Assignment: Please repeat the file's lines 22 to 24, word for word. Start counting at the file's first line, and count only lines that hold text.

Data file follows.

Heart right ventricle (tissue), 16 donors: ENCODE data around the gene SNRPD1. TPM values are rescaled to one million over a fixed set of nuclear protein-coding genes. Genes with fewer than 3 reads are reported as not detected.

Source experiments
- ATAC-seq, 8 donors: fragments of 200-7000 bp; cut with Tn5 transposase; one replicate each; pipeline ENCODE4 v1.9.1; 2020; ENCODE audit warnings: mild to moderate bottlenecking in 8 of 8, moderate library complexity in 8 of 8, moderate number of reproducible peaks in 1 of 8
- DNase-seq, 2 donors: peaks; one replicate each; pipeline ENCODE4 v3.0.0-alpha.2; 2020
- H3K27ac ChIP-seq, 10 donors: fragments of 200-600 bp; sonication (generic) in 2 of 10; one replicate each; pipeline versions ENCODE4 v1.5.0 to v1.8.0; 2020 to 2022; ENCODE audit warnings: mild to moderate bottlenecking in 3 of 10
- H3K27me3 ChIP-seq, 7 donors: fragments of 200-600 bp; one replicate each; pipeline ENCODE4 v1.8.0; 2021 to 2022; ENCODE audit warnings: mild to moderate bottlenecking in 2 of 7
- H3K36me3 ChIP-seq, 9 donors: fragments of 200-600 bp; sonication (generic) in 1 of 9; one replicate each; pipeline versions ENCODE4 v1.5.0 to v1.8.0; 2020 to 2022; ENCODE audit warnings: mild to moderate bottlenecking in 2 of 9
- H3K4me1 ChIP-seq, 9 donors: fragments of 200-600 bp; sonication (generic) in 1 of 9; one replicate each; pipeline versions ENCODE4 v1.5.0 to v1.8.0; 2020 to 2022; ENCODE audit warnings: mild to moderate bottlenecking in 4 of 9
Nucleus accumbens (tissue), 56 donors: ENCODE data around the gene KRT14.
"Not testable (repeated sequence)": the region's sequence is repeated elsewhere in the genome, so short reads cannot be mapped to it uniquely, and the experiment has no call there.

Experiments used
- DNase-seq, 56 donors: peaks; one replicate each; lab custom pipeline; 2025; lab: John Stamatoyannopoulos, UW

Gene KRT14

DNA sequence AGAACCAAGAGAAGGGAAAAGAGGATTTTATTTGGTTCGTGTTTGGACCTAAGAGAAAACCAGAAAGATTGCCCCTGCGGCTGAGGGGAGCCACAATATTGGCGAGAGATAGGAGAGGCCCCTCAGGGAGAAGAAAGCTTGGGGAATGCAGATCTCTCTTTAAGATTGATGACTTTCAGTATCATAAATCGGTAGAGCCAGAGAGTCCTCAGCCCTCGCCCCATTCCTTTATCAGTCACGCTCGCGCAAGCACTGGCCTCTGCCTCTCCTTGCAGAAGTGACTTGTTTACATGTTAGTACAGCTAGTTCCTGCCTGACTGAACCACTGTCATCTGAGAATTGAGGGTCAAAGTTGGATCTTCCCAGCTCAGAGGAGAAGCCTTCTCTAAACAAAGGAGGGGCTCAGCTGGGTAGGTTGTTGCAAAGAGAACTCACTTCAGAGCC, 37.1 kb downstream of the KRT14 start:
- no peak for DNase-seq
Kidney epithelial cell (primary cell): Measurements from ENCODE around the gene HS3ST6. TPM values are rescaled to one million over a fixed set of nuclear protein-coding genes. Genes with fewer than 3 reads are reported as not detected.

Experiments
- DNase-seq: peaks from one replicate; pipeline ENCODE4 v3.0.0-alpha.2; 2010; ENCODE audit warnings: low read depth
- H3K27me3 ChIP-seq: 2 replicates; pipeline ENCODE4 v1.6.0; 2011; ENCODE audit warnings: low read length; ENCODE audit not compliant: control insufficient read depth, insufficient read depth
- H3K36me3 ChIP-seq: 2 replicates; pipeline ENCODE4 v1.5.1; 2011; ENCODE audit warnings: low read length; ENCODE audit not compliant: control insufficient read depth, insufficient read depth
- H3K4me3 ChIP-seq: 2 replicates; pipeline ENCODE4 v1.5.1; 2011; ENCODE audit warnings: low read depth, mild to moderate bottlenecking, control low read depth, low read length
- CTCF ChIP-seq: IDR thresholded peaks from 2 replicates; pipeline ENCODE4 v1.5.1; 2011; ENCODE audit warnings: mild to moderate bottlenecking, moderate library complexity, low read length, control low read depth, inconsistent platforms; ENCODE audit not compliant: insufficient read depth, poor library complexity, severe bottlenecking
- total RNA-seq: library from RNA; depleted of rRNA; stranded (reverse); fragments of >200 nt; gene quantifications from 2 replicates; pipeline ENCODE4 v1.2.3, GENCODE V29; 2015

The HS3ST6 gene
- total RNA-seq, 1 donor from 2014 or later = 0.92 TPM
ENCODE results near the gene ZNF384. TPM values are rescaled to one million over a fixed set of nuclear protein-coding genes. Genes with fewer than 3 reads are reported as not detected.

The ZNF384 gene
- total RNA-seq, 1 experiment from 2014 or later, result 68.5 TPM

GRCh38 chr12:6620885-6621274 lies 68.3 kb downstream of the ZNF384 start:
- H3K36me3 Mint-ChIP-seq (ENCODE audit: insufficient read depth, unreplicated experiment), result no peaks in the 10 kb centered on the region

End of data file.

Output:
- CTCF ChIP-seq: IDR thresholded peaks from 2 replicates; pipeline ENCODE4 v1.5.1; 2011; ENCODE audit warnings: mild to moderate bottlenecking, moderate library complexity, low read length, control low read depth, inconsistent platforms; ENCODE audit not compliant: insufficient read depth, poor library complexity, severe bottlenecking
- total RNA-seq: library from RNA; depleted of rRNA; stranded (reverse); fragments of >200 nt; gene quantifications from 2 replicates; pipeline ENCODE4 v1.2.3, GENCODE V29; 2015

The HS3ST6 gene